Today's climate and energy headlines:
- Labour votes to slash greenhouse gas emissions to ‘net zero’ by 2030
- Greta Thunberg: What climate summit achieved after outburst
- Aviation emissions to take centre stage in Montreal as protests loom
- Hinkley Point C nuclear plant to run £2.9bn over budget
- UN report to warn of climate change impacts on oceans
- The Guardian view on the climate youth movement: we have been warned
- After failure in New York, we must reshape the politics of climate change
- A round Earth for climate models
- Effect of gasoline prices on car fuel efficiency: Evidence from Lebanon
Labour has committed to “the most stringent environmental policy of any G20 economy” after a vote at the party’s annual conference to cut emissions to “net-zero” by 2030, as well as nationalising the “big six” energy companies, according to the Financial Times. The paper reports that delegates “fought off an attempt by trade unions” to block the move owing to concerns about the impact on the British economy. The Independent notes the net-zero target, pushed by campaigners for a “Green New Deal”, is more ambitious than the one set out by the Conservatives who are aiming for 2050, and the Liberal Democrats, who are aiming for 2045. The Guardian has comments by a Labour party spokesperson, who say the transition would be achieved by “massive investment in infrastructure and skills, public ownership of key utilities and supporting climate transition in the global south”. BusinessGreen also covers the story, including comments from companies expressing scepticism about the plan. A spokesperson from the Confederation of British Industry is reported as saying “business is completely behind the transition to a net-zero economy by 2050, but there is no credible pathway to achieving it by 2030”.
Coverage continues of the UN climate summit in New York and the responses that it has triggered. BBC News’s environment analyst Roger Harrabin notes that more than 60 nations announced they were working on or exploring plans to reduce their emissions to “virtually zero”, while a similar number said they would “definitely boost their climate change ambitions by next year”. However, the piece also mentions the general feeling summarised by climate activist Greta Thunberg in a widely reported speech at the conference that inadequate action was being taken. Vox concludes the summit was a “disappointment”, noting the world’s largest greenhouse gas emitters – China, the US and India – offered either “nothing or very little”. The Economist agrees that despite a “torrent of new announcements” there is much that “remains to be done”. In the aftermath of the event, National Geographic has produced an article with Climate Action Tracker looking at which countries are “dragging their heels and who is making the best efforts”. After Australian prime minister Scott Morrison failed to attend the summit, despite being in the US at the time, the Guardian has a story outlining the view apparently held by some analysts and former diplomats that he is running a “denialist government”.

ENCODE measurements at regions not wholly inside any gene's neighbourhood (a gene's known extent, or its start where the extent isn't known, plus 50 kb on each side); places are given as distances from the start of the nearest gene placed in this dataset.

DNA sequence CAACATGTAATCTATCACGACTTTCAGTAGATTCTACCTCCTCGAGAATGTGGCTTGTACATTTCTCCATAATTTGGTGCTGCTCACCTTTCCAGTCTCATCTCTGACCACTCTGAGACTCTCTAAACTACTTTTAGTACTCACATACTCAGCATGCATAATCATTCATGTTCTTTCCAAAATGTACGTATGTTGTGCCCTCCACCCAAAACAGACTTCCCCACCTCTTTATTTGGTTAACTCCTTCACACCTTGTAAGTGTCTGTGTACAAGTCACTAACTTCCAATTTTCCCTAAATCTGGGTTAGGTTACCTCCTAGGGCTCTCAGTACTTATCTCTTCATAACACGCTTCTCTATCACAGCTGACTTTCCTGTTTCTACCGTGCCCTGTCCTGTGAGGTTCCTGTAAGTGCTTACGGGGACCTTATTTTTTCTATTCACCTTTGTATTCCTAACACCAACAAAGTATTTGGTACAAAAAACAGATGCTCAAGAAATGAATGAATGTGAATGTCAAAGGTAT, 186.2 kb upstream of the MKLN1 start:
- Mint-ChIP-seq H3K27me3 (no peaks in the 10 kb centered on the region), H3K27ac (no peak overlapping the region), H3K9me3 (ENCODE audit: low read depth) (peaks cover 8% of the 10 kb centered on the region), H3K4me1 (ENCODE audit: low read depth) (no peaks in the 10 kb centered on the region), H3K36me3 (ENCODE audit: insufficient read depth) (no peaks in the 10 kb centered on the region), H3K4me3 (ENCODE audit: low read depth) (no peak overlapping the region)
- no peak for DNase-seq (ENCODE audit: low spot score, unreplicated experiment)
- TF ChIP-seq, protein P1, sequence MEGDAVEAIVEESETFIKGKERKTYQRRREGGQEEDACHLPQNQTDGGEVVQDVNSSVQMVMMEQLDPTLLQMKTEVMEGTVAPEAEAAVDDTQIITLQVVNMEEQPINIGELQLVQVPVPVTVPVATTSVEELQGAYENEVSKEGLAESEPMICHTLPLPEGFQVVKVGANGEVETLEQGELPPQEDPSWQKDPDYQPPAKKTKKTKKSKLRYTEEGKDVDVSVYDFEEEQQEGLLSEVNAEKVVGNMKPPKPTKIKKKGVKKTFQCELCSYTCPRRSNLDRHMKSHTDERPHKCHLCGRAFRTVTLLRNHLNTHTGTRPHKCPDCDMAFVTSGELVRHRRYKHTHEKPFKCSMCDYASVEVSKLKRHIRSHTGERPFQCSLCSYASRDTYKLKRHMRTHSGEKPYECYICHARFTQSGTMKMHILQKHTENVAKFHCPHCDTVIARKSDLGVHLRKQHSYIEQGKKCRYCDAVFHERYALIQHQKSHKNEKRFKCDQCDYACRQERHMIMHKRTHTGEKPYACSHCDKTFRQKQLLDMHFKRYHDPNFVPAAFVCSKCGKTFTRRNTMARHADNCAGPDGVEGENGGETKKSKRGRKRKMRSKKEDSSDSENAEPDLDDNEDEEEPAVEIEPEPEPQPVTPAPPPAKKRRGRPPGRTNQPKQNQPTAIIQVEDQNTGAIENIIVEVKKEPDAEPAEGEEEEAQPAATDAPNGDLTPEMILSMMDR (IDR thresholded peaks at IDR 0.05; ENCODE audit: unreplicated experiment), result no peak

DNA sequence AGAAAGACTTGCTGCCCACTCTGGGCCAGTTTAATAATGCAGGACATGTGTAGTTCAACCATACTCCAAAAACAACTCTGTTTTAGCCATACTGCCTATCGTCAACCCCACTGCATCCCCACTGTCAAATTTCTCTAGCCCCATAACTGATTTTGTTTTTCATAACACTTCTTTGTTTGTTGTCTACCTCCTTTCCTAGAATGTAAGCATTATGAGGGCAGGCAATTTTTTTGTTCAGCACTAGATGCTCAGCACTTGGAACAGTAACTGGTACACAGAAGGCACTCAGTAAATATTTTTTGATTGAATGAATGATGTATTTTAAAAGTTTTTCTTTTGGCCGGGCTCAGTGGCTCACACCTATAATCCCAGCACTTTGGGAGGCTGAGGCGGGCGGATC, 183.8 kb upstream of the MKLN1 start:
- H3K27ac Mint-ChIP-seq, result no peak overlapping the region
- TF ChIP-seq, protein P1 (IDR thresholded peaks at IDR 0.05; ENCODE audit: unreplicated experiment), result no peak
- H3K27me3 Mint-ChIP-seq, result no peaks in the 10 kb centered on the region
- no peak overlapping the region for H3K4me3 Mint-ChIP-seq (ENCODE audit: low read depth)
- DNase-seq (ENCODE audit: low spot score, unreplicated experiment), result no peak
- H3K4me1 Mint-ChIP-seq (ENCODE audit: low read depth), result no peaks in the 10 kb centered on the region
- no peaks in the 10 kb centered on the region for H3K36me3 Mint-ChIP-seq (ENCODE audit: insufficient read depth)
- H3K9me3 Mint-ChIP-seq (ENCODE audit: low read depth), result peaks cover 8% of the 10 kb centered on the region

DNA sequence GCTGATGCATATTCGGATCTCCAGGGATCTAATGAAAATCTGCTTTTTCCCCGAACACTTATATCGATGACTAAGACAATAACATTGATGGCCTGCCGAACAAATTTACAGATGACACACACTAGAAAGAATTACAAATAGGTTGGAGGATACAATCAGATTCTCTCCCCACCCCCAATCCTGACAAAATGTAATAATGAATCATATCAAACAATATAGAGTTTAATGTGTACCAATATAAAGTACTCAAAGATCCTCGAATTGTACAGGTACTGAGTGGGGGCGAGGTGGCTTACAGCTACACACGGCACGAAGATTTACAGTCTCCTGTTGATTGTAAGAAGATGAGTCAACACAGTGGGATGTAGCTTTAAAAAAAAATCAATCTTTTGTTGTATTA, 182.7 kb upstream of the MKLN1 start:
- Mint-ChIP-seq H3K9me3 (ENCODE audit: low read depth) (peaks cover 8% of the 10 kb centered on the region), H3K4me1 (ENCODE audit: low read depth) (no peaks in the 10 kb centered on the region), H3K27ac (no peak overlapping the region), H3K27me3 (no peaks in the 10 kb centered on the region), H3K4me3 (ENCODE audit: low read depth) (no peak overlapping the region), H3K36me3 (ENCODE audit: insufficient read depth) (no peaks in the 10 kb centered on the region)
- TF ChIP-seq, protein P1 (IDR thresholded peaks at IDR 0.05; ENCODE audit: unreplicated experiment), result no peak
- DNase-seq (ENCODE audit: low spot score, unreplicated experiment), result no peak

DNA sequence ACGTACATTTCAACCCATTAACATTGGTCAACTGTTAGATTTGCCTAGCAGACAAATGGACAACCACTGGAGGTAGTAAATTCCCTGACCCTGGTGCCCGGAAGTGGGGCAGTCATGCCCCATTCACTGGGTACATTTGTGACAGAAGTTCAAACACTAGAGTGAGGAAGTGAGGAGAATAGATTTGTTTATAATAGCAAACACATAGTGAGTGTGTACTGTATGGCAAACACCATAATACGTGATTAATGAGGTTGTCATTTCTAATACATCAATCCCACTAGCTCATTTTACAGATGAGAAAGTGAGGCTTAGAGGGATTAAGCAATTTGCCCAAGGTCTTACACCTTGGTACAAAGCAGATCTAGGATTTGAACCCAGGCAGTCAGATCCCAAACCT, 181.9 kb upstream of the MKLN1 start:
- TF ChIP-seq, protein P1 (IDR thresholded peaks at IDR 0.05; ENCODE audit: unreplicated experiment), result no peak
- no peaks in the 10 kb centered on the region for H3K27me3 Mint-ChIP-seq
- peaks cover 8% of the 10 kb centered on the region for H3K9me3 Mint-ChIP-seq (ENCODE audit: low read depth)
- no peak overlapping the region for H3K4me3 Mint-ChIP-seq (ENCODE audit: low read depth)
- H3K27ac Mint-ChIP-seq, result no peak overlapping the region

Coverage also continues of Thunberg herself. Reuters reports that she seemed to respond to Donald Trump’s “mocking” remarks on Twitter by changing her social media biography to reflect his comments, referring to herself as: “A very happy young girl looking forward to a bright and wonderful future”. The Daily Telegraph covers comments from French president Emmanuel Macron, warning that Thunberg’s “radical” stance risked “depressing a generation”. His statement came after the Swedish teenager, together with 15 other young activists, filed a complaint at the UN against five countries, including France, for taking insufficient action against climate change. Australia’s Morrison echoed Macron’s sentiments, according to the Guardian, stating the climate change debate is subjecting Australian children to “needless anxiety”. The Daily Mail’s columnist Sarah Vine writes in an at-times-mocking column about her “fear” that Thunberg “needs loving help from the grown-ups in her life”. Piers Morgan also voices his concerns about Thunberg in a MailOnline column, while also criticising Trump for his mockery.
The Washington Post notes that, while government efforts “stalled” at the summit, there had been 20 multinational corporations pledging to switch to 100% renewable electricity. As world leaders met in New York on Tuesday for the UN’s General Assembly following the summit, the Wall Street Journal reports that Brazilian President Jair Bolsonaro gave a “defiant” speech in which he defended his nation’s right to develop the Amazon, after recent unfavourable media coverage of extensive fires in the region.
Meanwhile, EurActiv reports that a public debate among EU energy ministers had seen three European nations – France, Bulgaria and Greece – pledge to “bump up” their share of wind, solar and other renewables by 2030.
A global deal to curb aviation emissions was set to take “centre stage” as the International Civil Aviation Organization (ICAO) opened its triennial assembly in Montreal, reports Reuters. The UN aviation agency’s meeting is taking place “under the shadow” of protests which are set to be led by Swedish activist Greta Thunberg in the Canadian city on Friday, according to the news outlet. It comes after the organisation launched its major climate plan, the Carbon Offsetting and Reduction Scheme for International Aviation (Corsia), at its last meeting. The industry is now facing more scrutiny and pressure from the public to take further action, according to Reuters, which has also produced an explainer about how Corsia will work. In yet another piece, the newswire reports that ahead of the assembly, China had joined Russia in arguing that the new proposal would unfairly penalise emerging and developing nations because it raises costs. Carbon Brief has produced its own earlier piece explaining how Corsia will work, as well as concerns about how effective it will be.
Meanwhile, a freedom of information request by the Guardian has revealed previously unpublished statistics showing that 1% of residents are responsible for nearly a fifth of all English flights abroad.